Farming aside, part of Shuden’s activity revolves around timbering. “Until 30 years ago, timber was a good source of income,” he says, “but now prices have fallen down and it’s hardly worth the effort.” Shuden admits that for many years he was just a part-time farmer: “I used to be a salaryman who would only work the fields on the weekends,” he says. “Only after retiring, I took up farming as a full-time activity. In any case, my paddy is relatively small.”
The Tome district has a total farming area of 60 hectares which annually produces between 180 and 200 tons of rice. However, not all the fields we pass are being used to grow rice. Some of them even look like they have been abandoned and let grow wild.
“As you can imagine, these are high-maintenance fields,” Shuden says. The farming itself is now much easier thanks to technology, but there are still a few things that one has to do the old way, such as mowing the banks of the terraces and managing the irrigation network.”
Asked about the main changes he has witnessed in the area, Shuden says that first of all, the rice fields have become bigger. “Also, a lot of people are not as interested as before in keeping a clean-looking field. As long as they can produce their share of rice, it doesn’t matter how it looks. You can usually guess the owners’ age by how good their fields look. The younger generations still find a matter of pride in making their own fields look clean.”
While driving around, we admire many examples of traditional houses built in the kayabuki (thatched roof house) style. Unfortunately, most of them are now empty and slowly falling to pieces. “The main problem is the lack of carpenters who can do the job,” Shuden says. “Also, our children are not interested in preserving them, so this is another aspect of traditional culture that is bound to fast disappear.”
Since cutting, bundling and replacing the thatch is a time-consuming and costly endeavor, most personal homes which still have thatch now have it covered over with corrugated tin panels to prevent it from rotting. Though the thatch isn't visible, it is easy to spot these homes on the hillsides as they have thick, high-pitched roofs. Since the 1950s or so many of the thatched homes have had their roof pitch lowered and the roof completely replaced with either tiles or corrugated tin.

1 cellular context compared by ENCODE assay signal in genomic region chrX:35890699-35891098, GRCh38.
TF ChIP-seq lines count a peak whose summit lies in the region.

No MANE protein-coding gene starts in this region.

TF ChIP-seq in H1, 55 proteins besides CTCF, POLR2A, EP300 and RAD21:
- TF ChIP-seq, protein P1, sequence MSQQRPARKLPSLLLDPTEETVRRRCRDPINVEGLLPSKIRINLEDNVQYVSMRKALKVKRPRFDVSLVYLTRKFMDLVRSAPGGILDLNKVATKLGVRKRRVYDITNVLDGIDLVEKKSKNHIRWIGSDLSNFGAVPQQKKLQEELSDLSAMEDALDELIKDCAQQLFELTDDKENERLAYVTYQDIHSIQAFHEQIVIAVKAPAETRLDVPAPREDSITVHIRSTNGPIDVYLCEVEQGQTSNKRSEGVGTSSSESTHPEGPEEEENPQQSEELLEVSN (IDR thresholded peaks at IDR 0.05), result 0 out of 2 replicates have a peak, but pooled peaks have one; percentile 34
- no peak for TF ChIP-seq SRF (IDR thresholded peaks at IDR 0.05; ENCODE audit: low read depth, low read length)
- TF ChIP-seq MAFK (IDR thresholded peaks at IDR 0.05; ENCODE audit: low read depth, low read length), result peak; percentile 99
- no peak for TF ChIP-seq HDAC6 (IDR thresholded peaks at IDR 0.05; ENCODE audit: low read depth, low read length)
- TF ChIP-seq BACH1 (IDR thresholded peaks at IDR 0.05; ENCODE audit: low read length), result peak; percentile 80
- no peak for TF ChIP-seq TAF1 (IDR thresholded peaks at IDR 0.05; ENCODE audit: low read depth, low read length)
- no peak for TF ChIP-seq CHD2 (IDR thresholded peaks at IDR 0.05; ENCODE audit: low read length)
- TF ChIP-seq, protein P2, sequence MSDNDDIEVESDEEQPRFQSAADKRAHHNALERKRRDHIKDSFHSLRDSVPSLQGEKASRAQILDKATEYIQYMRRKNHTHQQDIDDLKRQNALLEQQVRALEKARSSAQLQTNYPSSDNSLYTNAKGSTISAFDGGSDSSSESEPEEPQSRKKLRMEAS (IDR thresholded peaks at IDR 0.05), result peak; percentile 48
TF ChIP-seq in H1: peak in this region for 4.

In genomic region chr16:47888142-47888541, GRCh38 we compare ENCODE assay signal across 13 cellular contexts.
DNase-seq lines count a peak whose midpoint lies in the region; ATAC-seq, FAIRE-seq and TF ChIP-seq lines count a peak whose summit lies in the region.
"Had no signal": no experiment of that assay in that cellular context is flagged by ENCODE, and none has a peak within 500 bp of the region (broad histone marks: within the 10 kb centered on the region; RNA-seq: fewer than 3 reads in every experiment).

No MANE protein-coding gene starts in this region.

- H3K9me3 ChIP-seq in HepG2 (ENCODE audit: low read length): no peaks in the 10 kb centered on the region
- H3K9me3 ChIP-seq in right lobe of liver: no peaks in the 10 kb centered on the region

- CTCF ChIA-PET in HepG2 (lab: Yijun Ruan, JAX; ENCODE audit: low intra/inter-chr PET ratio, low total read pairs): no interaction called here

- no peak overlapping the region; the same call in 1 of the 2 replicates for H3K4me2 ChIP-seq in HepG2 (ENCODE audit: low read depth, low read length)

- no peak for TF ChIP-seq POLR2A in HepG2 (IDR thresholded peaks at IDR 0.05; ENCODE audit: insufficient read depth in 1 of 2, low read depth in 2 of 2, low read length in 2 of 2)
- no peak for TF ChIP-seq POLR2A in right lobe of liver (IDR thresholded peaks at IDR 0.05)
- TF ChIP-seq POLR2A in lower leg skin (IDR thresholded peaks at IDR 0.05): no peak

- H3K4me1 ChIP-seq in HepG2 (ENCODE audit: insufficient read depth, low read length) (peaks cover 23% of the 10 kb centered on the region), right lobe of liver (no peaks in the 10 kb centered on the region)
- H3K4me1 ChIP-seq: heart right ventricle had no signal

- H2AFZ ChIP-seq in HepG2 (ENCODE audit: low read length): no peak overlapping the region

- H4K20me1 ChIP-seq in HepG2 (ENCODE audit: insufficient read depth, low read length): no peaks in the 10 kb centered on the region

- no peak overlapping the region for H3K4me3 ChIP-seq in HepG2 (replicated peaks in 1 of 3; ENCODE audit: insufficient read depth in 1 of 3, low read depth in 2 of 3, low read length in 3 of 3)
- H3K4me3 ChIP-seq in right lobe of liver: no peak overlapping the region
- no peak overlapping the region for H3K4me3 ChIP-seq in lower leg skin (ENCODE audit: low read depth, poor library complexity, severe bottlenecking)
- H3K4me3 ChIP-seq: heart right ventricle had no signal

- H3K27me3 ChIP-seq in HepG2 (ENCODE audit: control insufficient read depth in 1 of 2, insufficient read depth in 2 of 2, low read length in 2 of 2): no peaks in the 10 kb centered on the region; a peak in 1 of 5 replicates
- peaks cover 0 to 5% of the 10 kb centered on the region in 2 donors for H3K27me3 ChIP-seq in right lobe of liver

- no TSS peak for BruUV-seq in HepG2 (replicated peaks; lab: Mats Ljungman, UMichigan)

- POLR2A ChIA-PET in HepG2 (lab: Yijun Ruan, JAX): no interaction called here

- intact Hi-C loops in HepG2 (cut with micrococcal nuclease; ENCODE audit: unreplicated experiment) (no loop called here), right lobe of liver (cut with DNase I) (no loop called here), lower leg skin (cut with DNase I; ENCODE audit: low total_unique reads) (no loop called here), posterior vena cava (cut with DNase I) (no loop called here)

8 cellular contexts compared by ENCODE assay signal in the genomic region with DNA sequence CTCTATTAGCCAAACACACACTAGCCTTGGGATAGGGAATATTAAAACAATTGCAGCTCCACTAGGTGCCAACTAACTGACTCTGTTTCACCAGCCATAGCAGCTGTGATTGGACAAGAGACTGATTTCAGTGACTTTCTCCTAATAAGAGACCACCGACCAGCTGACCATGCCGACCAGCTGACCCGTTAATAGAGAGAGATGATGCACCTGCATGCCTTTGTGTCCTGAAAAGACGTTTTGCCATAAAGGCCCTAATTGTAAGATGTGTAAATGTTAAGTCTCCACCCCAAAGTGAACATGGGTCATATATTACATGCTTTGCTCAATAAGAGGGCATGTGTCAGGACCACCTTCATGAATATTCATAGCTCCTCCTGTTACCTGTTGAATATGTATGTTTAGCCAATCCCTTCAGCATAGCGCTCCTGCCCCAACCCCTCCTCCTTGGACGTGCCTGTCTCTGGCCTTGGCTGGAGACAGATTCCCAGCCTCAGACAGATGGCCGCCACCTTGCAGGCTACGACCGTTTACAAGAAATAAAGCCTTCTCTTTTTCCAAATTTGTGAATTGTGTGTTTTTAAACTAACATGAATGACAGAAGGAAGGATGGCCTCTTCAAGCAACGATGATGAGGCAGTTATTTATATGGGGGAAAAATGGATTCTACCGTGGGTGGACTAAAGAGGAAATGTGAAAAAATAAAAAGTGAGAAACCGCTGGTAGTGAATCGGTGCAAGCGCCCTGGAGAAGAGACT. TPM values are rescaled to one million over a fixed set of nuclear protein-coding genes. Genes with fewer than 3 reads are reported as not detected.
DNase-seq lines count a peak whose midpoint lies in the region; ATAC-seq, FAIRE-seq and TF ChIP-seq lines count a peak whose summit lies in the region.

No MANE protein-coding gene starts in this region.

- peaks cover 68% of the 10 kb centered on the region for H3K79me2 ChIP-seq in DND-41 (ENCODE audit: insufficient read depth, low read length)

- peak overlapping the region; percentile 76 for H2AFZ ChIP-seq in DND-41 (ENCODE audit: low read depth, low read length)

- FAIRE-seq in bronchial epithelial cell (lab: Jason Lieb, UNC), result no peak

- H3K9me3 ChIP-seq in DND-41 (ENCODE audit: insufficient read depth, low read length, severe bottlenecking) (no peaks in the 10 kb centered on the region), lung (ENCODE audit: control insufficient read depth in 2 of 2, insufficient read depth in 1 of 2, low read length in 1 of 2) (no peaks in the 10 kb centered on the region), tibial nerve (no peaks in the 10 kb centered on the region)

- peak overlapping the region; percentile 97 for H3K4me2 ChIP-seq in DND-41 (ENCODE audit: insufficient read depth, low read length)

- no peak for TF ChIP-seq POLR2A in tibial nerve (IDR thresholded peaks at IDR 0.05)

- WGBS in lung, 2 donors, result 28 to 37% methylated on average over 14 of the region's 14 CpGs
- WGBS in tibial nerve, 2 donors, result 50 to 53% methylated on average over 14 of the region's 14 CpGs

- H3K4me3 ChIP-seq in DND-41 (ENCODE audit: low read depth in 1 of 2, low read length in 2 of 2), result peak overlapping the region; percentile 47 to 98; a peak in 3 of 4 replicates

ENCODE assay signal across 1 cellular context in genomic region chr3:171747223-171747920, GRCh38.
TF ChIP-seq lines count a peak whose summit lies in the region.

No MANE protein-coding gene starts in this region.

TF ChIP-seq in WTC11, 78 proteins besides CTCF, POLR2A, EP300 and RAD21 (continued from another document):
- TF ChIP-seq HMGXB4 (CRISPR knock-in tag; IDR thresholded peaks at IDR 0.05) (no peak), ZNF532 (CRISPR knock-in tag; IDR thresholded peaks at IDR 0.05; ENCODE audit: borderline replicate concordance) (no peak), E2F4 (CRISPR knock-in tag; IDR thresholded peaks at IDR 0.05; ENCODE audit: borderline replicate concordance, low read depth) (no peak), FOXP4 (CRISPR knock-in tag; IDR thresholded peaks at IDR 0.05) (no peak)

A particularly stunning example of kayabuki-style architecture is a sprawling residence whose current version is from the early 18th century, but the original building was even older. The owner explains that originally the main building had an even higher ceiling, but they had to replace the old roof with a modern one. Yet, they managed to list it as a National Important Cultural Property.
The place’s piece of resistance is a beautiful garden that wouldn’t be out of place in a temple or shrine. The building itself is a huge structure full of rooms and a large kitchen area where customers can enjoy soba noodles and other dishes. Unfortunately, it is slowly succumbing to the vagaries of time. and needs financial help from the State to be rescued.
Amid the area’s general decay, about nine years ago Shuden and other local farmers came up with the idea of creating a co-op that would market Tome’s rice as a single brand. “The co-op, called Tome Yume wo Kataru-kai (lit. Association to Talk About Our Dreams) is our way to stop the area’s depopulation and general decline, and sustain its members’ farming activity,” Shuden says. “I’m now 68, and the farming population’s average age is around 60. If we want to accomplish something, we have to move fast.”
“Tome is a nature-rich district and we want to continue to protect our natural environment and the life based on rice cultivation by making connections with both local residents and outsiders through high-quality rice cultivation.
“Water quality is very important for growing high-quality rice, and our co-op prides itself in using clean unpolluted water coming directly from the surrounding hills. When I was a child, we used to drink this water,” Shuden says. “Now it’s not so safe to drink anymore because of the presence of wild boars.”